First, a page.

Oh and one more thing. Watching the movie made me realize there are no videogames that feel old and grizzled. Games are very much a young man's industry. You don't have any he-man game designers who had their faith in God shook while fighting in the great war and translate that to their medium. Not that it makes games inferior, just that... its still an industry for young people.

I saw the movie back when it came out and I thought it was good (I like the Cohen Brothers too, so I was looking forward to seeing it). SUGAR was evil... every time he was on screen, he made me nervous. I'm not totally sure what I thought about the ending- not because of the outcome, but because of how abrupt it was.

The best part was what happened during the movie... We went to a fairly nice theater to see it, and we were about 15 minutes into the movie and in the big middle of a chase sequence. The dog was getting closer, and things were getting tense... then the screen suddenly went blank, began to fold up, and the lights came on. Some dildo had pulled the fire alarm, so we went through this whole "do we have to evacuate, no we don't, sit back down, wait a second, the alarm won't turn off, so we have to leave AGAIN..." We had to go find another theater that was playing the movie with a slightly crappy print. Anyway, aside from not being able to sit in a group, we enjoyed the show.





nobinobita
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"Re(2):No Country for Old Men" , posted Fri 7 Dec 02:29post reply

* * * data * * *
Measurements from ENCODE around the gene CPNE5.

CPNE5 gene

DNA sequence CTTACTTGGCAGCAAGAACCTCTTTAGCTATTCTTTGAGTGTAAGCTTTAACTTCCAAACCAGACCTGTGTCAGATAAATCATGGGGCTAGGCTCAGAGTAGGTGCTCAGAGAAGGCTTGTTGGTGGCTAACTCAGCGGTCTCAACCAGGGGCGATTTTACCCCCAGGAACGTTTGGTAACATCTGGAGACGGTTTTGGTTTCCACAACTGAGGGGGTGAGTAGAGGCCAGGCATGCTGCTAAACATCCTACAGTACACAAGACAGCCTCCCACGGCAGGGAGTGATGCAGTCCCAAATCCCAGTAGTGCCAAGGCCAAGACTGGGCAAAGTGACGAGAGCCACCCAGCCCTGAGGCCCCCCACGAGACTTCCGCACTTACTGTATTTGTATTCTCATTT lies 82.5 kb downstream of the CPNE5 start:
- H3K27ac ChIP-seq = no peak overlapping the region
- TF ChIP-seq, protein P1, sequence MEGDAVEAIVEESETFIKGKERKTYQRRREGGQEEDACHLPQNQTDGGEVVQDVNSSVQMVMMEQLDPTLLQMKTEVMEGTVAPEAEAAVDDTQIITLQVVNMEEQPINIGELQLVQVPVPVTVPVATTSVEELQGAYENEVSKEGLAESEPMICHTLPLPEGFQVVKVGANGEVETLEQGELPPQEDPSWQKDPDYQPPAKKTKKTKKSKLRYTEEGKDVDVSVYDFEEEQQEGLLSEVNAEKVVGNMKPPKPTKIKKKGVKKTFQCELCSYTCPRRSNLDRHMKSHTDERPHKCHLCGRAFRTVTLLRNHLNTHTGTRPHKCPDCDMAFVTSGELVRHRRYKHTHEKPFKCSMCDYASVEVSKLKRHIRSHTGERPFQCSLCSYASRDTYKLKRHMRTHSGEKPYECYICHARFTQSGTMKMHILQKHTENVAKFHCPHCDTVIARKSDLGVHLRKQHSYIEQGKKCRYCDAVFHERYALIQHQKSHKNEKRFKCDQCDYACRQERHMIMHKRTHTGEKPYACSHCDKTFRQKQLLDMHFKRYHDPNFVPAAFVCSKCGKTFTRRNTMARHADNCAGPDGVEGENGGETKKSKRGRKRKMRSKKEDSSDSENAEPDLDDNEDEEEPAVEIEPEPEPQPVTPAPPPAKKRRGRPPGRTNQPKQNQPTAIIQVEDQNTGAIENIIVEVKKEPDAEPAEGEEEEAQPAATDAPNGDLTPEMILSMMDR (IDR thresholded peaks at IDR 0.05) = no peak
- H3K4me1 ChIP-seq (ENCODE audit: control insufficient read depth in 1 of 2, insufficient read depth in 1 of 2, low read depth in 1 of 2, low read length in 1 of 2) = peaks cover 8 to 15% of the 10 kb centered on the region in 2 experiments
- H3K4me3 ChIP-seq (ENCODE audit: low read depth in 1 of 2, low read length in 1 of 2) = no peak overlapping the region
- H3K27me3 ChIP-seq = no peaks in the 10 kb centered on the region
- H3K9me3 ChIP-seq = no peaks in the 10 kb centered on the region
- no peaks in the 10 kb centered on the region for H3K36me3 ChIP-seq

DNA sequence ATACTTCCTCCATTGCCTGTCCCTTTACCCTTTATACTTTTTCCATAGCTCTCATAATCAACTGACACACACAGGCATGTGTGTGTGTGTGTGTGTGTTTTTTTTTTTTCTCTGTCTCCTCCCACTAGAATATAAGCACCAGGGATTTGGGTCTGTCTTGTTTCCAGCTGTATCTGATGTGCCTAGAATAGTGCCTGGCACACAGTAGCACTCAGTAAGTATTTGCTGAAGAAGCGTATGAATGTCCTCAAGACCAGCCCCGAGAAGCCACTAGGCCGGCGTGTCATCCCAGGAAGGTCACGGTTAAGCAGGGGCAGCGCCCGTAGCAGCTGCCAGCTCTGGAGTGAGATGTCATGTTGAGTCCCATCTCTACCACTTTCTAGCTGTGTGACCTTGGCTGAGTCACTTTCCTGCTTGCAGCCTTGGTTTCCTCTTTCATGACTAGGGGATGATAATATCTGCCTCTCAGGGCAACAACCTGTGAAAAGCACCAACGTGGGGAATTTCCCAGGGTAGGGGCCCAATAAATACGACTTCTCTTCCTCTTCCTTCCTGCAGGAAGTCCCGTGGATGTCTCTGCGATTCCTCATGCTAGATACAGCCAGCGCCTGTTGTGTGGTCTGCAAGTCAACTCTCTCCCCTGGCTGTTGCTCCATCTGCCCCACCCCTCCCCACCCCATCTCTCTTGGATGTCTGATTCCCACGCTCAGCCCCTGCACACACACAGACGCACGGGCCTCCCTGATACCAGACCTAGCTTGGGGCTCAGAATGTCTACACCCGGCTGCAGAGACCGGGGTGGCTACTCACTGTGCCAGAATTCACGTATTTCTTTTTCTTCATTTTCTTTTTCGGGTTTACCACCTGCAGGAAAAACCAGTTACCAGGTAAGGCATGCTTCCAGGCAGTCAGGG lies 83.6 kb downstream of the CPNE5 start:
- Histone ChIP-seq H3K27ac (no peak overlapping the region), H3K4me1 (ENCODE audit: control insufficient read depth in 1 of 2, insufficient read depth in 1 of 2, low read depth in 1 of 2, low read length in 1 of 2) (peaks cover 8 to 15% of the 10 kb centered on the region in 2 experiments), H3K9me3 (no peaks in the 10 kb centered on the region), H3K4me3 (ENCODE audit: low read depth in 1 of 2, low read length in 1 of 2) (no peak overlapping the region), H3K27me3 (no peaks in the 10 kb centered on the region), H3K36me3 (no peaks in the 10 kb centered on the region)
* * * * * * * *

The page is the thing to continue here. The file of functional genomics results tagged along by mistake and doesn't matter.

Awww that sucks bout what happened during the first show. I wish people would stop doing things out of pure meanness, but uh... that sorta fits with the whole good vs evil theme of the movie yeah?

Also, I wouldn't hold it against someone else if they didn't like the ending. I mean, the only reason i think it was even remotely acceptable was that the rest of the movie was great, and I don't know what else they could have done after that.

But still I can see why it was unsatisfying.

What I really loved about the movie was the little moments of biblical heaviness that it created.



Spoiler (Highlight to view) -
My favorite part was when Anton Chigurh is talking to the old man at the gas station and he puts down the wrapper from the snack he was eating and there's that shot of the paper unraveling. Just the shot of it uncoiling and the little rustling noise it made and how much that little thing filled up the screen made it the most perfect thing to show at that moment.

End of Spoiler







Ishmael
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"Re(3):No Country for Old Men" , posted Fri 14 Dec 06:11post reply

No Country for Old Men was grand stuff. With the unlimited landscape and desires set against the far too limited mortality of the characters, the film put me in mind of Bring Me the Head of Alfredo Garcia and other tough, brooding Westerns.

That's an interesting point about how videogames rarely, if ever, touch on that sense of age. Part of that might come from having the tools that are used to make games are being constantly re-invented. It must be hard to even create a cohesive body of work when the entire market changes every few years. I do think that some creators such as Hideo Kojima are at least somewhat interested in exploring aging and the finite span of a hero but thanks to the scattershot approach he takes to creating games any one theme he has gets buried under half a dozen other shiny things that caught his eye.